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Witness Blanket will tell story of Indian residential schools


By Shari Narine Windspeaker Contributor RED DEER, Alta.







A week-long trip to southern Alberta and participation at the annual Feast to Remember the Children of the Red Deer Industrial School netted four more pieces to add to a unique Witness Blanket.

For Rosy Steinhauer, project coordinator for western Canada, the sandstone block from the industrial school’s foundation and the brick from the boys’ residence are particularly poignant.

“My great uncle is Ralph Steinhauer … and he attended the Red Deer Industrial School as did his sister, my aunt Winnie,” said Steinhauer, whose father’s family hails from Saddle Lake First Nation. Ralph Steinhauer was the first Aboriginal lieutenant governor in Canada.

Steinhauer also received pieces from the two residential schools that operated on the Kainai First Nation— a brass doorknob from the staff residence and a brick fragment at St. Paul’s and a brick from the foundation of St. Mary’s. She has verbal commitments for more contributions from Alberta.

To date, 50 pieces have been collected on the way to the 2,500 needed to complete the Witness Blanket envisioned by Kwakwaka’wakw Master Carver Carey Newman and funded through the Truth and Reconciliation’s Commemoration Project. The blanket is to be completed by the end of March 2014 and could be shown when the TRC holds its final national event in Edmonton at that time.

“My father was a residential school survivor so it was something that was close to my heart,” said Newman.

It took him about a year to develop the concept of a Witness Blanket, which will be made with pieces of former residential schools, government buildings, churches and traditional structures. Each piece collected joins to tell the entire story of a history which saw churches and governments take Aboriginal children from their homes and force them into residential schools.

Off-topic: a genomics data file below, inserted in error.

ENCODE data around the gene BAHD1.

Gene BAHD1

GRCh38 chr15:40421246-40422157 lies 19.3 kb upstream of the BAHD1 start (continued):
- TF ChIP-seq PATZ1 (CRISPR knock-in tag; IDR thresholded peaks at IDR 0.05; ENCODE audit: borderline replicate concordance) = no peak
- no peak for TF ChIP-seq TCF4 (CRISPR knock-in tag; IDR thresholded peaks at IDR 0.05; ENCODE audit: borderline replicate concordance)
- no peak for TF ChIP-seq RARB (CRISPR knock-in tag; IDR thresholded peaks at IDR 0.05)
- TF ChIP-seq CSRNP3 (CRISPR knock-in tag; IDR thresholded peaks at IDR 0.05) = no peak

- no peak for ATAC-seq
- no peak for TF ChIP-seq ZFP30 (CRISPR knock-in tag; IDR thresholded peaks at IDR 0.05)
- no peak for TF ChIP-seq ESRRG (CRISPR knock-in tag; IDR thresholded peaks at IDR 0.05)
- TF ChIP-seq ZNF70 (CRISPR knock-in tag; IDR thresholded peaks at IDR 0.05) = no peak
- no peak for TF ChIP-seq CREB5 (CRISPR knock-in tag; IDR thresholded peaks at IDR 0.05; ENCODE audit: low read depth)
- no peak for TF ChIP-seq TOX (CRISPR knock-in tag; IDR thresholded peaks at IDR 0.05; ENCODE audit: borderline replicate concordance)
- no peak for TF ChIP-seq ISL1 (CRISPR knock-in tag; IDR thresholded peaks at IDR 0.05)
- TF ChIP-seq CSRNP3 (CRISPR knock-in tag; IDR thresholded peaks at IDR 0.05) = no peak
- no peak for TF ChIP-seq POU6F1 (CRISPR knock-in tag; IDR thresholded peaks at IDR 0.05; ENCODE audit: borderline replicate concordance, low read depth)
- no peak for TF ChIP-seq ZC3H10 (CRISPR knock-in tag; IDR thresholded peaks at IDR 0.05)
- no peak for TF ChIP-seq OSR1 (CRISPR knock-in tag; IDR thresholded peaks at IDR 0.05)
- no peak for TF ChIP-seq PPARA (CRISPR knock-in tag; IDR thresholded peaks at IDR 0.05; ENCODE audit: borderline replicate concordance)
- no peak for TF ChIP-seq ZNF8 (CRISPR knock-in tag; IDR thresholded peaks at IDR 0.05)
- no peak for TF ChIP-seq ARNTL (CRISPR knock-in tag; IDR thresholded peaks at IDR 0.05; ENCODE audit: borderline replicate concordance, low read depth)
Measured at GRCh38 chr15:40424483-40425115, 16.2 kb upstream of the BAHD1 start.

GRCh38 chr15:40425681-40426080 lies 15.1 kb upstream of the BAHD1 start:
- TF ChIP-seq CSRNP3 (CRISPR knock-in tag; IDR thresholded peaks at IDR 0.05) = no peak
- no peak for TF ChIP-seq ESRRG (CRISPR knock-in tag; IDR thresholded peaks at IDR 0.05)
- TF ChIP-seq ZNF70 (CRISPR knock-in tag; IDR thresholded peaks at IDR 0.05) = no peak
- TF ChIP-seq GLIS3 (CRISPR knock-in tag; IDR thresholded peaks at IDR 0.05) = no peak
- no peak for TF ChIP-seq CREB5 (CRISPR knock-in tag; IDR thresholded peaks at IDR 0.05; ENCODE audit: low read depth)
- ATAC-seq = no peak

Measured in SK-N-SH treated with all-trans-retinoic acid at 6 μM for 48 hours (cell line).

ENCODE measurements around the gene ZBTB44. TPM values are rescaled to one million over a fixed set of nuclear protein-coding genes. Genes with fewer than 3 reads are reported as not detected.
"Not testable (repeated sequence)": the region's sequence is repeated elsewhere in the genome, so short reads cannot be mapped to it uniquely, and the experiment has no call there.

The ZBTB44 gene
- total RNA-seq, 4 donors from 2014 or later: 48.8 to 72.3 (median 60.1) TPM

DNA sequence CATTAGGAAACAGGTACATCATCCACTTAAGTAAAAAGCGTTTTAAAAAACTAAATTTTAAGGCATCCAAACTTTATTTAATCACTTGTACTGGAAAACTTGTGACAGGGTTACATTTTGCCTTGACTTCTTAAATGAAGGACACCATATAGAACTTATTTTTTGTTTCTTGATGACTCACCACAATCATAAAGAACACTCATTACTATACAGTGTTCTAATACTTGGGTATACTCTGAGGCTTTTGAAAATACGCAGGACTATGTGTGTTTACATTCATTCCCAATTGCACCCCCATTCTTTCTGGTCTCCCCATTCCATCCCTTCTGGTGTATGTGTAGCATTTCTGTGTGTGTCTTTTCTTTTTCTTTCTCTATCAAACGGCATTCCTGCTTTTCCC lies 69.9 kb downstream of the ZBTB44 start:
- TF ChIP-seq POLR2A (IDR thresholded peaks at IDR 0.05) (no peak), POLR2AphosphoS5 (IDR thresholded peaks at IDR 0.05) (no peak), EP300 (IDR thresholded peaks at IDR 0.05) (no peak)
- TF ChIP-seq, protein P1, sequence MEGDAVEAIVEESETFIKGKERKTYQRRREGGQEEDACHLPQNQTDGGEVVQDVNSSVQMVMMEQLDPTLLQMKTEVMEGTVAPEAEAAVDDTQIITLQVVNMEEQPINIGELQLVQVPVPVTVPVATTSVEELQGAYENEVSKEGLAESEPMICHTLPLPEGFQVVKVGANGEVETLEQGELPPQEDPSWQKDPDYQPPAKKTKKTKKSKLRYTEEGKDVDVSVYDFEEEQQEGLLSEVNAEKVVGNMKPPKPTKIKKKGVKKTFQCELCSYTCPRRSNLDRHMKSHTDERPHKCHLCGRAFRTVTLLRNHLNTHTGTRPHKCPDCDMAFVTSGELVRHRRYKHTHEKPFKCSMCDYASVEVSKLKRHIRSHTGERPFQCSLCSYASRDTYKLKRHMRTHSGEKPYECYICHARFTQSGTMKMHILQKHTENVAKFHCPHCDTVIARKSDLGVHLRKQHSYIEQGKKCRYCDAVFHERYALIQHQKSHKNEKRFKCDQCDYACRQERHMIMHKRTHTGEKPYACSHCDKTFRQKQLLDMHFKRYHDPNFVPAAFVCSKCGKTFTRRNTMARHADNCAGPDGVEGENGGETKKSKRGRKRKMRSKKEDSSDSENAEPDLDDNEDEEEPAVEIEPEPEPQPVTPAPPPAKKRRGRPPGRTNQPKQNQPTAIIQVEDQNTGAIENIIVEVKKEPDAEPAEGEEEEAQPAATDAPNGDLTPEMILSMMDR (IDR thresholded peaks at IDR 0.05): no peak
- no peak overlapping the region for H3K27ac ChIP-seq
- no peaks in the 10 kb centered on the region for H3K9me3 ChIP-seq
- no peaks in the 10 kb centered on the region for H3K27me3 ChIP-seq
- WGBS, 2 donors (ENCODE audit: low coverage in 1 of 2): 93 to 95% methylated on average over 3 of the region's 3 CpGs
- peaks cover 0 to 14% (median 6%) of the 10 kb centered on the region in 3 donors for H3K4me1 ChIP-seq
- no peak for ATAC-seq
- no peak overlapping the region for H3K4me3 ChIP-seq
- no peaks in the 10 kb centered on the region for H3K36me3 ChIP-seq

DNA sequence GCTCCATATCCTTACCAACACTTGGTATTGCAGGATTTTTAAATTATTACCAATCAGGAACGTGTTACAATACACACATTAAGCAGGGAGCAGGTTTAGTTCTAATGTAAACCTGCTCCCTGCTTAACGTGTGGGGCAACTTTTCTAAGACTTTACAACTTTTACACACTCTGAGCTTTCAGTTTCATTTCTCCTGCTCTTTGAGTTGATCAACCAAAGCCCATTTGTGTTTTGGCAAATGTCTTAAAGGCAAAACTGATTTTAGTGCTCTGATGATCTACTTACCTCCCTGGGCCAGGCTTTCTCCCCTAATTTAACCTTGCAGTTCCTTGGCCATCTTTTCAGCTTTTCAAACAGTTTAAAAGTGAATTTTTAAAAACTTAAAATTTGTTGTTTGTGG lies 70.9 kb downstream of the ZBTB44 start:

“My personal view is (that) for us to achieve full reconciliation we need to include all parts of the story,” said Newman. “It’s about the actual truth of what happened.”

The blanket itself will be created from pieces of cedar and Newman anticipates it will be comprised of six-foot by three-foot panels totaling a finished product of eight feet by 30 feet. The cedar will be strung together with steel cable and the pieces gathered will be mounted on the blanket.

Initially, Newman anticipated only pieces from buildings but that concept has grown to include photographs, completion and graduation certificates, and personal items.

“The first suggestion that was a surprise to me was hair,” he said. “But that one is a very powerful one because of how many of the children who were taken have that as a big part of their traumatic story. Their first introduction was to have their hair shaved.”

On the back of the bark, the story of each piece will be told, including where it comes from and who donated it. A Web site will also be created for the project allowing further in-depth discovery of each piece.

Newman is an experienced carver, who makes his living through his art, which is primarily large-scale sculpture. He has worked on projects that are community-involved.

“This is a big departure for me. This is at a national level and the others have been local or provincial,” he said.

While the project is a result of the Indian Residential School Settlement Agreement, Steinhauer is adamant that pieces from all residential and day schools, even those not included on the official list of schools recognized under the agreement, will be accepted.

“The response has been amazing from pretty much every community we’ve worked with so far,” said Jamie Lewis, who heads the collection from the eastern parts of the country.

The project became a full-time commitment in April. It is the team’s hope to travel to every community in order to collect the offerings, but if that is not possible payment to ship the pieces to Victoria, where the project is headquartered, will be covered by the project.

Once completed, Newman will organize a tour of the blanket, or panels of it, taken to the smaller, remote parts of the country, ending with a show in Ottawa. When the tour is completed, the blanket could be permanently installed in the new National Research Centre, which is to be housed at the University of Manitoba.